“Our time with Debbie was brief, but positive in every way. We originally sent her email wherein she responded that same day. We then met her at my office for an interview. She made such an impression that we invited her to have a playdate with my children, who are 2 and 6 years old. We have had nannies for our children for over 6 years and have seen the good and the bad. She was actually the first nanny we invited to meet them after having spoken to and met approximately 35 other nannies. When she arrived at our house, she immediately took an interest in the children. She was very attentive and asked questions to see how we would like her to care for our children. Following the playdate, we offered her a full-time nanny position with our family. At her first day and each day thereafter she was punctual, pleasant, couteous, professional and respectful. The children were her priority. Through no fault of her own, our prior nanny (who had been with us for 1 1/2 years) advised that she was no longer relocating (which was the reason we were looking for a nanny). After much consideration, we felt it was best for the children to be with the nanny they had known. During our brief time with Debbie, it was truly a pleasure to have her in our house and as our nanny. Please feel free to contact us with any questions. Sincerely, Stacy”
Living with your nanny is a big decision – one that involves welcoming someone with open arms into your home. In order make sure you keep relations with your nanny in good shape, follow these rules of etiquette.
If you currently have a nanny and have mixed feelings about whether or not you should keep her in your household, here are five warning signs to watch out for. Any one of these should be cause enough for you to give pause about keeping your live-in nanny.
Once you’ve lined up a number of good candidates for the interview, make sure you’re prepared to ask the right interview questions that will land you the best live-in nanny for your home. These interview questions will help screen out the nannies you don’t want and narrow down your list to the nannies you do want to hire.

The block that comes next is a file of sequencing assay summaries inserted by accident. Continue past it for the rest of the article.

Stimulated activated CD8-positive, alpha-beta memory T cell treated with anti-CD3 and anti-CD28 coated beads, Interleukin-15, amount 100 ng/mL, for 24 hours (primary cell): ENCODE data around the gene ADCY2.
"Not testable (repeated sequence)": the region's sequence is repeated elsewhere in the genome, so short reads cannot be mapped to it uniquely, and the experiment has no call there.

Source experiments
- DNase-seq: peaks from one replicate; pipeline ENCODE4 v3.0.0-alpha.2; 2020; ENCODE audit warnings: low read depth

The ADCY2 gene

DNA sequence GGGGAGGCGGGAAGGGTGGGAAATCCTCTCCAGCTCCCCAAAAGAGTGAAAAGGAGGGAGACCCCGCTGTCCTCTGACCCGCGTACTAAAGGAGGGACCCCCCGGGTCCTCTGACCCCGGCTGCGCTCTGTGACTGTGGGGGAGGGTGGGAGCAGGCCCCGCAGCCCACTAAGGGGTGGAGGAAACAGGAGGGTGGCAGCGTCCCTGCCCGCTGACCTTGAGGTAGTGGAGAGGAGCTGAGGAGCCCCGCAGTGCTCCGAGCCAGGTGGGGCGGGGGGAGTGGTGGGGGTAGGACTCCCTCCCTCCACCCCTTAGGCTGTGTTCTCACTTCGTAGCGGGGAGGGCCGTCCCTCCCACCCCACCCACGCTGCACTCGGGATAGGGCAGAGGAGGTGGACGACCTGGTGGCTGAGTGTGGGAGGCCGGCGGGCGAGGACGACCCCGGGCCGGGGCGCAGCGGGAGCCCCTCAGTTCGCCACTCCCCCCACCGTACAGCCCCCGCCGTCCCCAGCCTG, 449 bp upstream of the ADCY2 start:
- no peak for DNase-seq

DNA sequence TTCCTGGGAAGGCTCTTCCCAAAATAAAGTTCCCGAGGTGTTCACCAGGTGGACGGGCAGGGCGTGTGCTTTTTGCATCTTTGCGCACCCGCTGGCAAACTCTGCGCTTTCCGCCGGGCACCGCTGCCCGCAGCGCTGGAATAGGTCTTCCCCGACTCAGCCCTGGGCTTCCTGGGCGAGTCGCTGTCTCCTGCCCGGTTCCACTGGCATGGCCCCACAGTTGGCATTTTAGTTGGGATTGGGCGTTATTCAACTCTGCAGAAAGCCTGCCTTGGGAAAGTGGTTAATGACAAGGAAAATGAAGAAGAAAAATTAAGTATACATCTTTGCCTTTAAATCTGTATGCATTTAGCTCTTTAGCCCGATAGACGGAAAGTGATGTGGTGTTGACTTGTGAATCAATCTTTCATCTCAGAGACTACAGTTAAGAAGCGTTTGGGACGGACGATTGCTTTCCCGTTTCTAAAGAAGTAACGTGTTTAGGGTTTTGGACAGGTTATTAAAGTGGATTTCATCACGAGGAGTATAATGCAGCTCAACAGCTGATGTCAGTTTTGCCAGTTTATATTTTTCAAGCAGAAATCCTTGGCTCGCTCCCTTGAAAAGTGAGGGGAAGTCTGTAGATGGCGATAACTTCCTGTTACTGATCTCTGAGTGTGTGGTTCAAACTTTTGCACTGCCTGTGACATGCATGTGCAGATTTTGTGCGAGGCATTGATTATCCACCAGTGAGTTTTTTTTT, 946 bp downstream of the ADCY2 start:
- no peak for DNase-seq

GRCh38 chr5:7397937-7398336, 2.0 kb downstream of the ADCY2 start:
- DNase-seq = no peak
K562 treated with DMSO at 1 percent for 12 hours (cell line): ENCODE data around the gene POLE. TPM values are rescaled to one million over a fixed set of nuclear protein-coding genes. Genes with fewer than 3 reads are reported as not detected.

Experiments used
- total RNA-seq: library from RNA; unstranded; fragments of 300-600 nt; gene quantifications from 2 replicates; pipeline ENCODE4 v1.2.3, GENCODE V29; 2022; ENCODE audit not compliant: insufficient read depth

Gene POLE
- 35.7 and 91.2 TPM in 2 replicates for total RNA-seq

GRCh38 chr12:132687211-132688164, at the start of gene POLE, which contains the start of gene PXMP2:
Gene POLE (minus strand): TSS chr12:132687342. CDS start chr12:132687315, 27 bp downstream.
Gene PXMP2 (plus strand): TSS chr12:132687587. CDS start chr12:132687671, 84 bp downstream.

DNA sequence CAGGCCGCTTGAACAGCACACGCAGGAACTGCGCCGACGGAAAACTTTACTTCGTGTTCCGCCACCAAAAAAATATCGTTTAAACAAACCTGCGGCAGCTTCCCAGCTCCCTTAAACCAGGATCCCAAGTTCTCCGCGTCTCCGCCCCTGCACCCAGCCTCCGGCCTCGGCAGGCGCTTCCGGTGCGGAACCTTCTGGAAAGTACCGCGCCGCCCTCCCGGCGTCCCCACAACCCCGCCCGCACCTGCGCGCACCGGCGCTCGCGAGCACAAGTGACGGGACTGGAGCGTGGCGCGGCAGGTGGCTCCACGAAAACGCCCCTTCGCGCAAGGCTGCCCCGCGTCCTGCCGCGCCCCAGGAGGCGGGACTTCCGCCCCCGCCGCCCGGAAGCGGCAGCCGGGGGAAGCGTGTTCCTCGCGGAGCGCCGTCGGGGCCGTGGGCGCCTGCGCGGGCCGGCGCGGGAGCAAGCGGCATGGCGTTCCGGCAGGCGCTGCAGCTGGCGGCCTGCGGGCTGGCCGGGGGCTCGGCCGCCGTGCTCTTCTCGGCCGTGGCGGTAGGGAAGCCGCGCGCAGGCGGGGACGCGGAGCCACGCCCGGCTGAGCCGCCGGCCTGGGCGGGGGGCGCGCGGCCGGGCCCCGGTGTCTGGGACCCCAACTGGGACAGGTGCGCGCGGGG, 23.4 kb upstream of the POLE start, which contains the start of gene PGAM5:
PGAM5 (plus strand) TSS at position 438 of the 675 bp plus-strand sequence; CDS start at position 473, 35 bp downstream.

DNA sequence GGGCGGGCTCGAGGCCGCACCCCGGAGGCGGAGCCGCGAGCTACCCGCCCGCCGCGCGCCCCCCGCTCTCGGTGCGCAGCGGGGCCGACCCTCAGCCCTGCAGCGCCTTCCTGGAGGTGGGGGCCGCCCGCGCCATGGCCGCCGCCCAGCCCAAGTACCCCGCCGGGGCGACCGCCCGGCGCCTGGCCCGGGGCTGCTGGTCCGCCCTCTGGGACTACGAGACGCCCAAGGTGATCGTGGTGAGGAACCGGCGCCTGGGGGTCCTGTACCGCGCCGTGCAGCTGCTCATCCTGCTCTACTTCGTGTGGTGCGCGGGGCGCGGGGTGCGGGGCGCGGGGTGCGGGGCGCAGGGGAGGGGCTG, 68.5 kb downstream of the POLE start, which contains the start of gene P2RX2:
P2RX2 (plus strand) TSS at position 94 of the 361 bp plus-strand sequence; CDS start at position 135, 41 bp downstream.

When you’re getting ready to put out an advertisement for live-in nannies, be careful how you word it. Putting in the right amount of information can make the live-in nanny search much easier. Here are some things you’ll want to include in your advertisement for live-in nannies.
If you’re just venturing into the realm of hiring a nanny, you’re probably aware that a live-in nanny is one option for you to consider. But what exactly is a live-in nanny and what does she do? A live-in nanny, just as the name suggests, is a childcare provider who lives in your home and handles all the duties relating to the care of your child or children. These duties can include feeding, bathing and caring for your children. It typically also includes any domestic duties that involve picking up after your child. In some, though not all cases, a live-in nanny also performs general household chores like laundry, cleaning, and running errands. What domestic duties your live-in nanny will actually perform will be something you need to discuss with her from the beginning.
Contrary to some opinions, a live-in nanny is not a luxury only for the wealthy – at least not anymore. The live-in nanny is a growing trend among homes across different demographics. Just because a family might not "seem" like one that needs a nanny, don't count them out.
So who is employing live-in nannies these days? It ranges from households with high incomes to families with both parents bringing in a comfortable salary and looking to maintain their careers.
Nannies are also hired by dual income families with both parents needing to work to maintain their households and single parents who need an income as well as childcare.